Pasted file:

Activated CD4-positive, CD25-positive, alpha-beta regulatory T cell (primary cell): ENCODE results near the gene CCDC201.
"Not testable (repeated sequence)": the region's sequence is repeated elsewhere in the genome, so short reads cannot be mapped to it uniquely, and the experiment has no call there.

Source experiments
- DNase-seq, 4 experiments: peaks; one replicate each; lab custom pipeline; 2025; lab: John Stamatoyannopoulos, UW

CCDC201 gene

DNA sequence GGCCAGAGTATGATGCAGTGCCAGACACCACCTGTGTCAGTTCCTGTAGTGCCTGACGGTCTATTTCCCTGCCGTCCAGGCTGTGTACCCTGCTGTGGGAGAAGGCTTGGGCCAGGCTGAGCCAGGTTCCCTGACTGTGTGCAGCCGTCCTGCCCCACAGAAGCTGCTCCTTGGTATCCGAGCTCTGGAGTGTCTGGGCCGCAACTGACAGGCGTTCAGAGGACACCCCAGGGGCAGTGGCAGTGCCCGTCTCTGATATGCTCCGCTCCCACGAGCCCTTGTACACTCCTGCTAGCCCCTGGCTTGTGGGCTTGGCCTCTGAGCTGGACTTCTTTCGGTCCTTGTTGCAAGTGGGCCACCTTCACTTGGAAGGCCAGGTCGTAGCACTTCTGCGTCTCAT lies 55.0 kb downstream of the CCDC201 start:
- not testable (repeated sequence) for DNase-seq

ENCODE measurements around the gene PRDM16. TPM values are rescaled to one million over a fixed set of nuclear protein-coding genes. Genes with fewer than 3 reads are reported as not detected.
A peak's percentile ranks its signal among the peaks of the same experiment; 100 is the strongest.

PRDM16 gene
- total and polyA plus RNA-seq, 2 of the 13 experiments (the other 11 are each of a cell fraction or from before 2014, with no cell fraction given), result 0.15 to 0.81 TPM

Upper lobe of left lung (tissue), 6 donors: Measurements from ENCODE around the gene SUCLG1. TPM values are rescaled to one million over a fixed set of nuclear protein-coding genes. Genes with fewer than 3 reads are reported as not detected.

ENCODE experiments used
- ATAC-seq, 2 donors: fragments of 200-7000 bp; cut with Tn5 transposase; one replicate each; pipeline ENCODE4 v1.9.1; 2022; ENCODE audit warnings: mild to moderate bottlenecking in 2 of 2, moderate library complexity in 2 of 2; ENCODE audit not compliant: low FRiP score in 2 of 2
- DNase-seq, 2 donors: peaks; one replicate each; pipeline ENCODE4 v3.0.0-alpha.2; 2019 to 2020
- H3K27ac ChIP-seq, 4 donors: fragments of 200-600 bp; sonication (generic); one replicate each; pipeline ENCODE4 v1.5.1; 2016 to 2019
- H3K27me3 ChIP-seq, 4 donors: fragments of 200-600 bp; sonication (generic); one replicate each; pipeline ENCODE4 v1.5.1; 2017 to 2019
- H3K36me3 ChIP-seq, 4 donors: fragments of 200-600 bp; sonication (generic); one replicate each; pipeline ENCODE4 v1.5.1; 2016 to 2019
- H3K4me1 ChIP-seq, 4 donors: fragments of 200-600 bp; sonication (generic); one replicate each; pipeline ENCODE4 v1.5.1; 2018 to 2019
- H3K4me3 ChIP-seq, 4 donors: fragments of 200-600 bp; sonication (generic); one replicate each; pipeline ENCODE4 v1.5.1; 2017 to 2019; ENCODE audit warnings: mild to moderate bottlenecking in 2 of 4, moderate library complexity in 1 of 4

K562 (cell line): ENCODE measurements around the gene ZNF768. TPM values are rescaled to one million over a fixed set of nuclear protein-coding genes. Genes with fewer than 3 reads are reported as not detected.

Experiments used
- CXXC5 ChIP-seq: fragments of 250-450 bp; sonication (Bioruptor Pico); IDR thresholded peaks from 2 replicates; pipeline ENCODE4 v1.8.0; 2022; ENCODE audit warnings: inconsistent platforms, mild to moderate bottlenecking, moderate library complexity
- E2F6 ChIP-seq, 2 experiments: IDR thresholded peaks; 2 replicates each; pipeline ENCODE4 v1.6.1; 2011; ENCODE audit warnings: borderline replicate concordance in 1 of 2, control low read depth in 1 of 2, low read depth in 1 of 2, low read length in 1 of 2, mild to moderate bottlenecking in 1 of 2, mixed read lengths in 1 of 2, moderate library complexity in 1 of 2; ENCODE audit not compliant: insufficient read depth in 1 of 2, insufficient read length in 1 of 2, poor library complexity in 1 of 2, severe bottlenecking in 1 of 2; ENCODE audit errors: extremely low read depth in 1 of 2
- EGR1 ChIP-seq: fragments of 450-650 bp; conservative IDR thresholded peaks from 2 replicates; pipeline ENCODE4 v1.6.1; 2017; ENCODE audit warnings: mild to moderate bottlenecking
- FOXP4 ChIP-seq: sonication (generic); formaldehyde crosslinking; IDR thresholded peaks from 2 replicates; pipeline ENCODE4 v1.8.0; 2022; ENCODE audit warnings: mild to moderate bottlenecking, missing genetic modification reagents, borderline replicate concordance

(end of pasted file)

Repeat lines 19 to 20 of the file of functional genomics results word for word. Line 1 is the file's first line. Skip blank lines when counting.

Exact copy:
- H3K4me1 ChIP-seq, 4 donors: fragments of 200-600 bp; sonication (generic); one replicate each; pipeline ENCODE4 v1.5.1; 2018 to 2019
- H3K4me3 ChIP-seq, 4 donors: fragments of 200-600 bp; sonication (generic); one replicate each; pipeline ENCODE4 v1.5.1; 2017 to 2019; ENCODE audit warnings: mild to moderate bottlenecking in 2 of 4, moderate library complexity in 1 of 4